Abba returns to the stage in London. Kind of.

LONDON — Ecstatic cheers bounced around a purpose-built 3,000-seat hexagonal arena on Thursday night as members of Abba — one of pop music’s giants — slowly emerged from under the stage, their classic hairstyles 70s leading the way, to play their first gig in over 40 years.

As a synthesizer blared and lights pulsed, singer Anni-Frid Lyngstad swirled her arms skyward, revealing a huge cape decorated with gold and fiery red feathers, while singing the slow-burning disco of ” The Visitors”. Benny Andersson, posed in front of his synth, smiles as if he cannot believe that he is on stage again. Bjorn Ulvaeus, the band’s guitarist, concentrated on his instrument. Agnetha Faltskog waved her arms like in a hippie trance, adding her voice to the chorus.

Soon, Andersson took the mic. “I really am Benny,” he said. “I just look great for my age.”

The audience – some already out of their dancing seats, glasses of prosecco rosé in hand – laughed because the commentary went straight to the heart of the event. Abba’s members on stage were not real; they were meticulous digital recreations crafted to look like the group at their peak in 1979. The real Abba – whose members are all at least 72 years old – watched from the stands.

Thursday’s concert was the world premiere of Abba Voyage, a 90-minute show which takes place in London seven times a week until at least December, with the potential for an extension until April 2026, when clearance for the Abba Arena will expire, with the land designated for housing.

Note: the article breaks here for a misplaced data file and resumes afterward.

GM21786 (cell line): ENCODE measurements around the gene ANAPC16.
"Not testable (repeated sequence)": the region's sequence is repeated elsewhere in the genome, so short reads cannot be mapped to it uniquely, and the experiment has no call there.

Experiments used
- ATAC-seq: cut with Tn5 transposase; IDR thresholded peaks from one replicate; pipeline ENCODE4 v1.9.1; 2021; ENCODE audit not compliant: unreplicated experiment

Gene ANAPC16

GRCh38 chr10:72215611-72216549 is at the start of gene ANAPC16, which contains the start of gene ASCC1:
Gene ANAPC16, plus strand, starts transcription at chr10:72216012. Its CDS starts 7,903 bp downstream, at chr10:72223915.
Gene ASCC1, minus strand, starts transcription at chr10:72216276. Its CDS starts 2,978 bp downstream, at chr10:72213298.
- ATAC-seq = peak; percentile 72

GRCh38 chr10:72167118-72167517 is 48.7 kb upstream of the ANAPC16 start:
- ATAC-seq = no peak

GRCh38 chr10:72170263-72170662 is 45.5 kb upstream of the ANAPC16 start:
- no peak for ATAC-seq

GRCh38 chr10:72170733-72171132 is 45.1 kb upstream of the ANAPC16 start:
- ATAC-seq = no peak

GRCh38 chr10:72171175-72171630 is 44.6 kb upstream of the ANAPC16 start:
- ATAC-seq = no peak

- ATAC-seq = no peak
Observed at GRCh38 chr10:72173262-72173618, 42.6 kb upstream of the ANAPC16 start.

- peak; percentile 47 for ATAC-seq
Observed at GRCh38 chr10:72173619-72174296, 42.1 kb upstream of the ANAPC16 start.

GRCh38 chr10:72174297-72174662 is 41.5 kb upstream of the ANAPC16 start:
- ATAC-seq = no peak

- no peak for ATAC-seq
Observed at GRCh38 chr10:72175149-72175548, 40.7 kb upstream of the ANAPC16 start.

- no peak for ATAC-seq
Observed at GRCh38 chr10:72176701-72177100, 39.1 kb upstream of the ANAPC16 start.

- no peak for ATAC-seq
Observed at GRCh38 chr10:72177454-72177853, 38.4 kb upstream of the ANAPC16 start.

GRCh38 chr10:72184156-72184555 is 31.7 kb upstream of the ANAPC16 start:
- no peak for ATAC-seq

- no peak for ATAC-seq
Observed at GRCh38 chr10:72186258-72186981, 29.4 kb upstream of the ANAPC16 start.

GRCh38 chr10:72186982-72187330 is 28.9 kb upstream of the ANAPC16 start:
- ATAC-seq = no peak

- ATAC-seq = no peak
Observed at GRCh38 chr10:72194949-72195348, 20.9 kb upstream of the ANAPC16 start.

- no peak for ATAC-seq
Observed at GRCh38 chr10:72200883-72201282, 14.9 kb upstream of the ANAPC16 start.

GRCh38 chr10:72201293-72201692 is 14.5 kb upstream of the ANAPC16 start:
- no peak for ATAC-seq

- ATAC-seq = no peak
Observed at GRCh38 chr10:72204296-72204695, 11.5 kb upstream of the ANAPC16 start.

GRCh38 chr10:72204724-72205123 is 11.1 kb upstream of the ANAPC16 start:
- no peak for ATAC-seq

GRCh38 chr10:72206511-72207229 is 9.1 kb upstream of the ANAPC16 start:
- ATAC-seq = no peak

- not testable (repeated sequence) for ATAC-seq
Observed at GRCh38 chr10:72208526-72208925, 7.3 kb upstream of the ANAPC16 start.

During the show, digital avatars – known as Abbatars – performed a series of hits with the help of a 10-piece band and an array of lights, lasers and special effects. For the Spanish-tinged “Chiquitita,” the band sang in front of a solar eclipse. For the “Summer Night City” stadium disco, he appeared in pyramids made of dazzling light, with Saturn’s rings twirling in the background. The avatars also appeared as 30-foot-tall figures on huge screens at the sides of the stage, as if filmed at a real concert. At times, they started popping up in dozens of places on stage like in a manic music video.

Baillie Walsh, the show’s director, said the event was meant to be “sensory overload”.

The project, which Walsh says has taken digital concerts beyond headline-grabbing hologram performances in the past, is the result of years of secret work, protected by hundreds of agreements of non-disclosure. This included five weeks of filming the real Abba in motion capture costume in Sweden; four double bodies; endless debates over the set list; and 140 animators from Industrial Light & Magic (known as ILM), a visual effects company founded by George Lucas that normally works on Hollywood blockbusters.

Svana Gisla and Andersson’s son, Ludvig Andersson, the producers of the event, said in an interview last Friday that they had faced a host of problems during the eight years they worked to develop the show, including fundraising challenges and malfunctioning toilets.